University at Buffalo - The State University of New York
Skip to Content
Incidence of Deformation and Fracture of Twisted File Adaptive Instruments after Repeated Clinical Use. - PubMed - NCBI
Format

Send to

Choose Destination
See comment in PubMed Commons below
J Oral Maxillofac Res. 2016 Dec 28;7(4):e5. doi: 10.5037/jomr.2016.7405. eCollection 2016 Oct-Dec.

Incidence of Deformation and Fracture of Twisted File Adaptive Instruments after Repeated Clinical Use.

Author information

1
Department of Oral and Maxillo Facial Sciences, Sapienza University of Rome, Rome Italy.
2
Department of Periodontics and Endodontics, University at Buffalo School of Dental Medicine, Buffalo, New York USA.
3
Department of Endodontics, Pontifical Catholic University of ParanĂ , Curitiba, ParanĂ¡ Brazil.
4
Department of Restorative Dental Sciences, College of Dentistry, King Saud University, Riyadh Saudi Arabia.

Abstract

OBJECTIVES:

The aim of the present study was to investigate the incidence of deformation and fracture of twisted file adaptive nickel-titanium instruments after repeated clinical use and to identify and check whether the three instruments within the small/medium sequence showed similar or different visible signs of metal fatigue.

MATERIAL AND METHODS:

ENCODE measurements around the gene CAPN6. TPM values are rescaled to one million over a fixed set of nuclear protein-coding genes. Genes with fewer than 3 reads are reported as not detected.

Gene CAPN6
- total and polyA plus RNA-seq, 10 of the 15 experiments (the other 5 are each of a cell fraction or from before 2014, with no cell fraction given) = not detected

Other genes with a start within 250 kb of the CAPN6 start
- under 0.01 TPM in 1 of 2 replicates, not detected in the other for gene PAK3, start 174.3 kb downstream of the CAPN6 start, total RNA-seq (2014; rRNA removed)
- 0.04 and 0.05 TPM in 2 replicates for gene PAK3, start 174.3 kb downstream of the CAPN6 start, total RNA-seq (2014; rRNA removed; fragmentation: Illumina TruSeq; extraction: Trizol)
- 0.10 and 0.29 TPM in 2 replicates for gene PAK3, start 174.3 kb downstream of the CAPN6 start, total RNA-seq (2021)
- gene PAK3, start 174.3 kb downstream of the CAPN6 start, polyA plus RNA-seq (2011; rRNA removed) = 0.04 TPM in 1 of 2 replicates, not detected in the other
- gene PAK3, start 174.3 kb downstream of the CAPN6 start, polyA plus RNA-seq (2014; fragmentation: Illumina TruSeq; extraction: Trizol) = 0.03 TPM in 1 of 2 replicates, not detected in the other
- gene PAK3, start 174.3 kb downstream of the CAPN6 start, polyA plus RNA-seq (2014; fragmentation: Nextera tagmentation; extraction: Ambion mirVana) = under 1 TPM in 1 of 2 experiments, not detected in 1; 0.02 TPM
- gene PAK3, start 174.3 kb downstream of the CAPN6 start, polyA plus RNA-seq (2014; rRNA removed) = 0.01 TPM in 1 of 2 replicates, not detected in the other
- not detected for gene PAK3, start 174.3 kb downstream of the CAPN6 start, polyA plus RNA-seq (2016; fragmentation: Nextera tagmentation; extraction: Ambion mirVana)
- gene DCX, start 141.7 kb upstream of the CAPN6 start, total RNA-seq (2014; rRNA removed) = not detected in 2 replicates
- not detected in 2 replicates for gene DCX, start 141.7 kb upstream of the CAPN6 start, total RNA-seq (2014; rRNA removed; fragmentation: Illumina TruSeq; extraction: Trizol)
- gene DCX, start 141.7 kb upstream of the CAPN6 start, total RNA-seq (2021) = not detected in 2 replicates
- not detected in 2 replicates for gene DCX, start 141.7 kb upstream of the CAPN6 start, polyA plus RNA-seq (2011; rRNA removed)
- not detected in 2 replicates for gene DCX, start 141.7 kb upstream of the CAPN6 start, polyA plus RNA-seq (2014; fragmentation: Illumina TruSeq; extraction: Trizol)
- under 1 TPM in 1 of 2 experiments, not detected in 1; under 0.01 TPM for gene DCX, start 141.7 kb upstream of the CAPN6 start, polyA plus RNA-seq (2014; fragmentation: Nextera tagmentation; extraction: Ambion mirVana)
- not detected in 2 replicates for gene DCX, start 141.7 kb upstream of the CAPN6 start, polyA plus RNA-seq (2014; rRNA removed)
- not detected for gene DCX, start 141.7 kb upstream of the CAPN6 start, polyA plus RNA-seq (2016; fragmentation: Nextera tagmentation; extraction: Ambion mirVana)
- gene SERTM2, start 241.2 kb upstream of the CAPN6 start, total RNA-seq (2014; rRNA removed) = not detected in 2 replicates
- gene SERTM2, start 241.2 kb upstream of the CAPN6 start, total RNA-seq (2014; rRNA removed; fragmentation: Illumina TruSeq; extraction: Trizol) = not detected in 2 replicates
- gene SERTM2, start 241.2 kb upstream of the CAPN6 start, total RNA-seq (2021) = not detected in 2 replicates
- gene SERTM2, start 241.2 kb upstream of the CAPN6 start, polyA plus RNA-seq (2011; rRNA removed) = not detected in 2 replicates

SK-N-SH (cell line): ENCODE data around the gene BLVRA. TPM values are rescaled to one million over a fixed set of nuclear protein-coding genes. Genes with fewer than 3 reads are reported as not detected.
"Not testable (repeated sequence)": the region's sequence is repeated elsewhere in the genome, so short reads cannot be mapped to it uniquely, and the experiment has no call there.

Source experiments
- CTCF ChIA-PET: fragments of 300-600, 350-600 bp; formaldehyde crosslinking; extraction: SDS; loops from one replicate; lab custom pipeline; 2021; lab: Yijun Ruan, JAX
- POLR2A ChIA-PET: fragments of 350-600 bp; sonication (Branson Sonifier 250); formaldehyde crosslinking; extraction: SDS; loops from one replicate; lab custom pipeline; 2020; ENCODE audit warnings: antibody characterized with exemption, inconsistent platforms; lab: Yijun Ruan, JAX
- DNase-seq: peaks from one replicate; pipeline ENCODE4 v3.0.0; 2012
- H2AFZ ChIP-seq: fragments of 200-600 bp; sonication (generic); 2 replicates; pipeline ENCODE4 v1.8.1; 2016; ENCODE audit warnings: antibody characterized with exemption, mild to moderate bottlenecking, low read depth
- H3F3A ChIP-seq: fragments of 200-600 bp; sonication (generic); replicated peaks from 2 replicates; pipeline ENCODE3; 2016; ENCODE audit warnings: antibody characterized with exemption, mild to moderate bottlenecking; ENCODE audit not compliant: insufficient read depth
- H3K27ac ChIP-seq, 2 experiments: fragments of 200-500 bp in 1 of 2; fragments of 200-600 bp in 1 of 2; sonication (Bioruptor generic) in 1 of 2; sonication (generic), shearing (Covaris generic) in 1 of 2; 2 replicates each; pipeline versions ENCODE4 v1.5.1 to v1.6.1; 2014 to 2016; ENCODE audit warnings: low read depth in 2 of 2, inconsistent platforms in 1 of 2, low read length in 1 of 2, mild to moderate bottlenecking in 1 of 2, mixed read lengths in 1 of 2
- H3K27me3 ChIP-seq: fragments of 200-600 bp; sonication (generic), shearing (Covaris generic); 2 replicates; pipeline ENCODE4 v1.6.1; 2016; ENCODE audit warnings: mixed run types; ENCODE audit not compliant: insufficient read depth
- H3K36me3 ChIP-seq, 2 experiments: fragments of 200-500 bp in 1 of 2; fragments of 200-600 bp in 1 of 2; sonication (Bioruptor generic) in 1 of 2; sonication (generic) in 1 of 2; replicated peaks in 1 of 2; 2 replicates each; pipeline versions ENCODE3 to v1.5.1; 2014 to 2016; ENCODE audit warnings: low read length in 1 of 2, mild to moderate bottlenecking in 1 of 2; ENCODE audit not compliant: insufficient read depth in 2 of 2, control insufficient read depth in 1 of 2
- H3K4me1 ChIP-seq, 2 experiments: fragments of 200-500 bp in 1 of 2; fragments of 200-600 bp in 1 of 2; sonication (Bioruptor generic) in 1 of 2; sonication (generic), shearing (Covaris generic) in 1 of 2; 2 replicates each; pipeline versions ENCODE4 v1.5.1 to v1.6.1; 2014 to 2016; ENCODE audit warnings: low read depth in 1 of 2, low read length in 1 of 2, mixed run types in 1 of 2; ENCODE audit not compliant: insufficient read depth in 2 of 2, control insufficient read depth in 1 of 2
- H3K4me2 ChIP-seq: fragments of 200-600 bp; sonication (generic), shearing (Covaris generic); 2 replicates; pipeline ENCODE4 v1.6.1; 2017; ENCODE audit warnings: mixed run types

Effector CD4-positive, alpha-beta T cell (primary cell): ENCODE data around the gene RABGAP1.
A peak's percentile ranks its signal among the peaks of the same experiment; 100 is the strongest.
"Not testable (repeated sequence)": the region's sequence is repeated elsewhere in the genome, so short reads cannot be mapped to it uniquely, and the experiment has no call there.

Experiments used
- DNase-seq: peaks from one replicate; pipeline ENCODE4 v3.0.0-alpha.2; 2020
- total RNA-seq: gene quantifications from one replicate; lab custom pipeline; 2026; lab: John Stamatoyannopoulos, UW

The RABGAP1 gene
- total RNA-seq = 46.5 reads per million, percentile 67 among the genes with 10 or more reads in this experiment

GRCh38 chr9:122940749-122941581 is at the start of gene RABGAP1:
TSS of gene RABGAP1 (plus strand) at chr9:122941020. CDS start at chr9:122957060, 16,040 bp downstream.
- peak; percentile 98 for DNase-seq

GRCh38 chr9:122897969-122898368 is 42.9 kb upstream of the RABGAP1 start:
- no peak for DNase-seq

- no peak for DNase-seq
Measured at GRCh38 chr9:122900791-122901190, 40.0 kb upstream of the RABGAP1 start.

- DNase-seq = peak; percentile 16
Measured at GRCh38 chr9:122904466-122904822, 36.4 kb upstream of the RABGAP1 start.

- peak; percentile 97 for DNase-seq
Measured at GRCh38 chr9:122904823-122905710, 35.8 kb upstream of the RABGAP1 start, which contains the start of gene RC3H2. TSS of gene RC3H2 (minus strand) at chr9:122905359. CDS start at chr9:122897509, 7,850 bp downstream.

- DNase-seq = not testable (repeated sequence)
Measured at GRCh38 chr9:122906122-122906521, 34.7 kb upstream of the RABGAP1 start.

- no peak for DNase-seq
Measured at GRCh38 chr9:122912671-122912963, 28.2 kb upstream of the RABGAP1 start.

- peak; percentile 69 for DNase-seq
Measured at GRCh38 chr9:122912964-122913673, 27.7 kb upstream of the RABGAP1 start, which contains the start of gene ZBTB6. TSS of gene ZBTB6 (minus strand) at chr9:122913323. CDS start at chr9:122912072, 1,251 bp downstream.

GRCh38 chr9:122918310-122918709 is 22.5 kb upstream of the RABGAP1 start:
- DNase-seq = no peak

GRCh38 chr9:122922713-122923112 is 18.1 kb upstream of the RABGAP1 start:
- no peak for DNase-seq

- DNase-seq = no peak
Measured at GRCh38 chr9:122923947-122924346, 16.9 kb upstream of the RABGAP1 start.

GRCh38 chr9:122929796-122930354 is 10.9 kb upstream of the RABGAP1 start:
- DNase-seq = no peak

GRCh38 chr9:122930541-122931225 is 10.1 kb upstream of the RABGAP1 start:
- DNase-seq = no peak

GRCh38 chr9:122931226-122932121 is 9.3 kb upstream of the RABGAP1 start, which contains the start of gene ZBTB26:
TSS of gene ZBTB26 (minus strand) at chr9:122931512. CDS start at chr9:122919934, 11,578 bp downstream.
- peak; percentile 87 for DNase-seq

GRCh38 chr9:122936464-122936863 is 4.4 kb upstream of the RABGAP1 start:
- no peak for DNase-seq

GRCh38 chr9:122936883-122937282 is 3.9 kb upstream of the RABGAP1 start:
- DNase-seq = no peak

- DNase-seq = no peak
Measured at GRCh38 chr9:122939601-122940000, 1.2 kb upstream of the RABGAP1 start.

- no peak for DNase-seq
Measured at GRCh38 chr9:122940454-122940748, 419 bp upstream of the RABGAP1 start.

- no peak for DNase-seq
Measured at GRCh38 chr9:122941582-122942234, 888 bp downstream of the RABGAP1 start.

One-hundred twenty twisted file adaptive (TFA) packs were collected after clinically used to prepare three molars and were inspected for deformations and fracture.

RESULTS:

The overall incidence of deformation was 22.2%, which was not evenly distributed within the instruments: 15% for small/medium (SM)1 (n = 18), 38.33% for SM2 (n = 46) and 13.33% for the SM3 instruments (n = 16). The defect rate of SM2 instruments was statistically higher than the other two (P < 0.001). The fracture rate was 0.83% (n = 3), being two SM2 instruments and one SM3.

CONCLUSIONS:

It was observed a very low defect rate after clinical use of twisted file adaptive rotary instruments. The untwisting of flutes was significantly more frequent than fracture, which might act as prevention for breakage. The results highlight the fact that clinicians should be aware that instruments within a sequence might be differently subjected to intracanal stress.

KEYWORDS:

endodontics; nickel; root canal therapy; titanium

PubMed Commons home

PubMed Commons

0 comments
How to join PubMed Commons

    Supplemental Content

    Full text links

    Icon for PubMed Central
    Loading ...
    Support Center